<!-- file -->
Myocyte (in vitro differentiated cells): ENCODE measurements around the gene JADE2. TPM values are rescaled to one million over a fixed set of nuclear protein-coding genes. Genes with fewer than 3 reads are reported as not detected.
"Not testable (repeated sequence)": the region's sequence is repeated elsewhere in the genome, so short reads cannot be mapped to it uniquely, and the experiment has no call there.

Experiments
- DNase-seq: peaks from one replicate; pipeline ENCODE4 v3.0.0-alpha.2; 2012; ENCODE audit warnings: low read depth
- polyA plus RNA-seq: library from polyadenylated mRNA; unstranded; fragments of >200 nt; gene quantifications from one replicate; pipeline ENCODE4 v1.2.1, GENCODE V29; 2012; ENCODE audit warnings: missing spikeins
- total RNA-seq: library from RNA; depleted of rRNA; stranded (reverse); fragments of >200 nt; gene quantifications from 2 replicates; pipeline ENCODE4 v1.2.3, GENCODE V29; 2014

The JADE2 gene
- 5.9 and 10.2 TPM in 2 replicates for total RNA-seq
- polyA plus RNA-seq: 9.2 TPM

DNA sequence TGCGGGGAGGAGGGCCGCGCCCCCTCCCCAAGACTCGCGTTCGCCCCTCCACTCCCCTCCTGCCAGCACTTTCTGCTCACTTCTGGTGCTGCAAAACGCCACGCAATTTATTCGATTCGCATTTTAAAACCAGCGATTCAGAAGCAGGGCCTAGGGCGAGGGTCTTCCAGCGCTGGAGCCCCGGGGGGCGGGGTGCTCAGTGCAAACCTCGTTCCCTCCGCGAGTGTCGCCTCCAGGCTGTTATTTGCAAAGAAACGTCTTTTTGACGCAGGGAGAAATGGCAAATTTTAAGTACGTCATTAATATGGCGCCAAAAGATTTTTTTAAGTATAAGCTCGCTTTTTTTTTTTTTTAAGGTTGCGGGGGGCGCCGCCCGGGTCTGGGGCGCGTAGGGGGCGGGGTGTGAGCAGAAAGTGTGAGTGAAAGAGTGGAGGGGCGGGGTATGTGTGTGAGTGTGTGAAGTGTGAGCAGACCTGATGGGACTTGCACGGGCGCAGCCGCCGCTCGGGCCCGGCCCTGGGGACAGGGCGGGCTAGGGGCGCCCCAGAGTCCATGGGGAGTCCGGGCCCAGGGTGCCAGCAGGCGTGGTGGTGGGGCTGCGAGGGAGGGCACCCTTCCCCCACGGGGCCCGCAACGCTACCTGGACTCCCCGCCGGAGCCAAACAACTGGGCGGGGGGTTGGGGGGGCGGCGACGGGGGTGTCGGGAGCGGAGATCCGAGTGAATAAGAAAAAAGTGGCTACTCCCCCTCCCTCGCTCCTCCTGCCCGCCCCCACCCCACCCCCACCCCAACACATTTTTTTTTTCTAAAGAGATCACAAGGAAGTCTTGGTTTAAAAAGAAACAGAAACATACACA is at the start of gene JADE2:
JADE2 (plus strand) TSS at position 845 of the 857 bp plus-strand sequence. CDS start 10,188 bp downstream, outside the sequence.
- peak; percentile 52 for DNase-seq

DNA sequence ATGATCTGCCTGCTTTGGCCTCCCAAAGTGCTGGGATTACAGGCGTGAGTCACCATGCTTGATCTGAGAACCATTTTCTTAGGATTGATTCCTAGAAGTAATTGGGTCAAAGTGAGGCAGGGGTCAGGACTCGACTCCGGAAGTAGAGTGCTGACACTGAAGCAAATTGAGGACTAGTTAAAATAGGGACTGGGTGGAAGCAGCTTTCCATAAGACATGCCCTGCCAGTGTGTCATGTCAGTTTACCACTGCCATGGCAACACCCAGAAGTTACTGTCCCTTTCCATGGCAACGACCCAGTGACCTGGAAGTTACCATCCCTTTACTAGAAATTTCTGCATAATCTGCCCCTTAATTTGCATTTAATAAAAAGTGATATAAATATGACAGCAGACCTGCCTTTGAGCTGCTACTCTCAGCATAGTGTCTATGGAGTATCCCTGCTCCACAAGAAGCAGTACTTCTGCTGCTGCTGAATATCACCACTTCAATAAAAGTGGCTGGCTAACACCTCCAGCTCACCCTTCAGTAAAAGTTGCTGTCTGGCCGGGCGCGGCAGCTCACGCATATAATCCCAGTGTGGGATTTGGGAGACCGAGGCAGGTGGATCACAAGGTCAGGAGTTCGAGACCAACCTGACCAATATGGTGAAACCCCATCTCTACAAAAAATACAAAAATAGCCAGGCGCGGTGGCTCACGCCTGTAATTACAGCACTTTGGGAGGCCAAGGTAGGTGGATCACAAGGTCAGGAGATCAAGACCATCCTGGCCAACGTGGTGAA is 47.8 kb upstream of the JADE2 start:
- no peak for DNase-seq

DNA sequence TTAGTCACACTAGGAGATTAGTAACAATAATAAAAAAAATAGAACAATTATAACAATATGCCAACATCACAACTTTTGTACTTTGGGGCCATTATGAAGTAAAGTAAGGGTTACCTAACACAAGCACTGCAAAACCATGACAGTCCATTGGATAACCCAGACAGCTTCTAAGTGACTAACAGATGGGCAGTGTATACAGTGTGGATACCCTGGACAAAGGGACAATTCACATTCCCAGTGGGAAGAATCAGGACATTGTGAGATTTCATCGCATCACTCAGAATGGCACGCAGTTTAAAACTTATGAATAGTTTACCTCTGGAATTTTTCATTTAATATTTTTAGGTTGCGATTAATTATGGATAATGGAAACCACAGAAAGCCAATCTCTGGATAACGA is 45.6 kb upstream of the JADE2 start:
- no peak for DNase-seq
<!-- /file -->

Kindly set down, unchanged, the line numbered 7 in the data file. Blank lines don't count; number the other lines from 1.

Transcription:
The JADE2 gene